Transforaminal Lumbar Interbody Fusion (TLIF)
A transforaminal lumbar interbody fusion (TLIF) is very similar to a posterior lumbar interbody fusion (PLIF) procedure. It can be used for any condition that requires a disc to be removed from between two vertebrae and the vertebrae to be fused. This includes serious spondylolisthesis, nerve compression and degenerative disc disease.
The primary difference between a TLIF and PLIF is that the entire facet of the joint is removed in a transforaminal lumbar interbody fusion procedure to create additional room for expansion. In a PLIF, only a portion of each of the paired facet joints is removed.
Since there is more space available, your surgeon can achieve better spine alignment using a larger implant or bone graft.
What is involved in the TLIF procedure?
In many cases the procedure can be conducted using minimally invasive surgical techniques. This greatly reduces damage to the muscle and skin since the incision is relatively small. It can also reduce the level of blood loss and post-operative pain.
Using an x-ray fluoroscope to view the operating environment, your surgeon will use a guide wire to install increasingly larger dilators over the location where the fusion is to take place. A tube is placed over the dilator and the dilators removed. Instruments are used inside this tube to remove disc material so there is space for a bone implant or a fusion cage. Once the area is cleared, the cage or implant is inserted and stabilized with screws. Eventually, the two vertebrae will grow together and fuse, becoming one.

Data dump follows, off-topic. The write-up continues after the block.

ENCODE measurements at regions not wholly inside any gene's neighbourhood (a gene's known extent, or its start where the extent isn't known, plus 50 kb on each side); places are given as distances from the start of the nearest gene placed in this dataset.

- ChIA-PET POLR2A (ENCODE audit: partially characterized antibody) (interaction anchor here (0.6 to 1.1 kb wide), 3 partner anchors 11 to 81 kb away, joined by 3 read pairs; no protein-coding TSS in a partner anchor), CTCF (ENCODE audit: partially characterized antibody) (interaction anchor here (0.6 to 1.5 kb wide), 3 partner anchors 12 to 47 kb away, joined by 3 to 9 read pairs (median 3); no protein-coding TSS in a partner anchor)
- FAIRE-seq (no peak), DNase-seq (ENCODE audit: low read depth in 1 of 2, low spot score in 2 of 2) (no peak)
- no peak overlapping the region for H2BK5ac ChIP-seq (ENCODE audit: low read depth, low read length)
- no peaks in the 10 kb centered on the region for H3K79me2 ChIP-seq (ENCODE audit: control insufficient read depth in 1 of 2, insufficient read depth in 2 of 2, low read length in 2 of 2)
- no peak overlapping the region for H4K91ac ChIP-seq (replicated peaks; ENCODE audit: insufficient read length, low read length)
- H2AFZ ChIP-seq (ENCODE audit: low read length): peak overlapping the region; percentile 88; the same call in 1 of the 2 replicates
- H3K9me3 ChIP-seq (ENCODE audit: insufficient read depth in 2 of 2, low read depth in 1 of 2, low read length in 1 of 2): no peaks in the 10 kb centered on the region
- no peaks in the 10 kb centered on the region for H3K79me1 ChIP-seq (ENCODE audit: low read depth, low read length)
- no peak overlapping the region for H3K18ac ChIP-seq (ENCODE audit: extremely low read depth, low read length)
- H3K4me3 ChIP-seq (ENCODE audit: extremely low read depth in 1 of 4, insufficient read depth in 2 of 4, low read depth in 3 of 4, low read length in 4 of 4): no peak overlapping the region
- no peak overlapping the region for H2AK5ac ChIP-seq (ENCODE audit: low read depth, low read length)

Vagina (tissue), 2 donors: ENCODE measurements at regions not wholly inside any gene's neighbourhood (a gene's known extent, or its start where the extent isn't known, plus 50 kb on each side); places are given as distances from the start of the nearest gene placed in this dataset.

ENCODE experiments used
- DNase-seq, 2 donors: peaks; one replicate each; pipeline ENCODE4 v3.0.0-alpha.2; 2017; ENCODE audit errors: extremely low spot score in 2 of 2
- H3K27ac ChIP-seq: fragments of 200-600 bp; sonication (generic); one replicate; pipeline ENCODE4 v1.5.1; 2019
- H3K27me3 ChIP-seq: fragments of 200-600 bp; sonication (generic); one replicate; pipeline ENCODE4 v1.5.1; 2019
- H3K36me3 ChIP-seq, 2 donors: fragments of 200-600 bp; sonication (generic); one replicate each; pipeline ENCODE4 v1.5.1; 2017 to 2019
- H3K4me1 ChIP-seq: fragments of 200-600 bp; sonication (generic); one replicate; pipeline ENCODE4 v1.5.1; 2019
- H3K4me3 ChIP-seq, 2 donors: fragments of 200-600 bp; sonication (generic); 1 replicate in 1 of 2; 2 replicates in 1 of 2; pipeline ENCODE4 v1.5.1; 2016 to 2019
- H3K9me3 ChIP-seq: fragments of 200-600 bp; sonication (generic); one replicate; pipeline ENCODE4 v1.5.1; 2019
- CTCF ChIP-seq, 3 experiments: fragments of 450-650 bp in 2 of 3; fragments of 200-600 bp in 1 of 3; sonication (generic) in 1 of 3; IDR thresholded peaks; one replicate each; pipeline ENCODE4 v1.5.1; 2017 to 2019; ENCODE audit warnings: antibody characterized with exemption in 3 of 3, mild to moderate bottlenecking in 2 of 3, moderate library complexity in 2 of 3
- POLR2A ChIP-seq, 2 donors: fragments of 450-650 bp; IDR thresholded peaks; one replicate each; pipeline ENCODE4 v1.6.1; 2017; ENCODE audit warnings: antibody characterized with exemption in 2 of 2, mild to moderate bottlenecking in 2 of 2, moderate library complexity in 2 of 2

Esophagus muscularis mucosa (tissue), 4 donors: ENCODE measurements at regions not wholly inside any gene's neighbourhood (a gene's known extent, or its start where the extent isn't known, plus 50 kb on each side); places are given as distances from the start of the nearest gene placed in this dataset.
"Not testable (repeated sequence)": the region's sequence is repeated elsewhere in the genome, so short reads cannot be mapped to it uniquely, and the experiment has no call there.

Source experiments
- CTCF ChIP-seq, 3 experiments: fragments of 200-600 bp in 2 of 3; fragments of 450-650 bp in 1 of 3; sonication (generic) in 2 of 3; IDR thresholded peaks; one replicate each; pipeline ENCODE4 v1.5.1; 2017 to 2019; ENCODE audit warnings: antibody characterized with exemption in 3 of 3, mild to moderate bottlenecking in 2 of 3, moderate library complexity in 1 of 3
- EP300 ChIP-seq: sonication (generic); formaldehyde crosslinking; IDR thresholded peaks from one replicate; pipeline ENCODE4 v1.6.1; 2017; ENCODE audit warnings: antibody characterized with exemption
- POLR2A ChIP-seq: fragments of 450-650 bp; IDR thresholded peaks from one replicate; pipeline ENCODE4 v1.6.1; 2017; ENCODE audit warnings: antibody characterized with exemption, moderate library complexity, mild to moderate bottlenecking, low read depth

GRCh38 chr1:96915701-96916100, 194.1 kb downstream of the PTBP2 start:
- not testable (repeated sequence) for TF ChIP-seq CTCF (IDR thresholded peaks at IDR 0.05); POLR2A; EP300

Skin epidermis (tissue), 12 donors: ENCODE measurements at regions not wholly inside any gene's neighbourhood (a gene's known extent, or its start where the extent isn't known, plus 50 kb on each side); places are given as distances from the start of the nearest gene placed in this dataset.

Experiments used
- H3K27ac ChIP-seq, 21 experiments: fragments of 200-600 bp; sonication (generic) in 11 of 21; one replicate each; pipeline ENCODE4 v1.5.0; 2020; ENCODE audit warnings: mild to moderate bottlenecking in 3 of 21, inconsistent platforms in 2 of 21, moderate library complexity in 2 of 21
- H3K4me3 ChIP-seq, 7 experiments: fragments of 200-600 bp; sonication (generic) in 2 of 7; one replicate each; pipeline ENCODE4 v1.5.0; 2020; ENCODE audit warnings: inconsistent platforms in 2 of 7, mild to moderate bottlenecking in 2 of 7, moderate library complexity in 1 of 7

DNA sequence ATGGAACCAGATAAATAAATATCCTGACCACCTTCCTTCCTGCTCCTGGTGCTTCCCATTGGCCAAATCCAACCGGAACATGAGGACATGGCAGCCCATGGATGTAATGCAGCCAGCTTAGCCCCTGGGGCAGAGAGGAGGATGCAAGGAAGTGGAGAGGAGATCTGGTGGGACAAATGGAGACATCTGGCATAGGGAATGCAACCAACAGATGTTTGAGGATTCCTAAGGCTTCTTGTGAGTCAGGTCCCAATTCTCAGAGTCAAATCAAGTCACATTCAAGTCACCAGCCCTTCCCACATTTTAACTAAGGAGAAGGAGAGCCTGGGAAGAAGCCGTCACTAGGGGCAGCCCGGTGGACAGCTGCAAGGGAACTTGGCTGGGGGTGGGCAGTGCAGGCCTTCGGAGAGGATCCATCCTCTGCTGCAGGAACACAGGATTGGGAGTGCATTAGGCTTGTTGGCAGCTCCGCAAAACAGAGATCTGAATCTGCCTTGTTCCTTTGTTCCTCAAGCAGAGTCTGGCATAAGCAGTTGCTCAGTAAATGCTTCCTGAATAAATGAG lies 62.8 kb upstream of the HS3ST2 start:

What can I expect after surgery?
The success rate of TLIF in terms of fusion taking place is between 90% and 95%. Several factors can affect fusion, including smoking and obesity. There is a small chance of infection or bleeding, but it is comparable to any surgical procedure and fairly uncommon.
A TLIF procedure will usually require a hospital stay of three to five days. Your doctor will want to make sure that your healing is progressing as planned and that there are not unexpected issues with the fusion.
You’ll be able to start walking again the day after your surgery. Your doctor will usually have a physical therapist visit you so you can get back on your feet safely. Pain medication can reduce your discomfort as you begin to heal. The pain should subside after a few weeks. This includes any pain from a graft taken from your pelvis or hip region. You may still have pain in your legs after surgery because some nerves may have been jostled around during the TLIF procedure. This should go away with time.
Your doctor will recommend that you limit your activities for a few weeks following surgery. This means you should avoid driving, shopping and even cooking. You want to allow your body to heal naturally and these activities can slow your progress. In most cases, you’ll be back to normal in four to six months after surgery.
Your doctor at the Celebration Health Spine Center will be happy to discuss the procedure in greater detail and answer your questions regarding TLIF.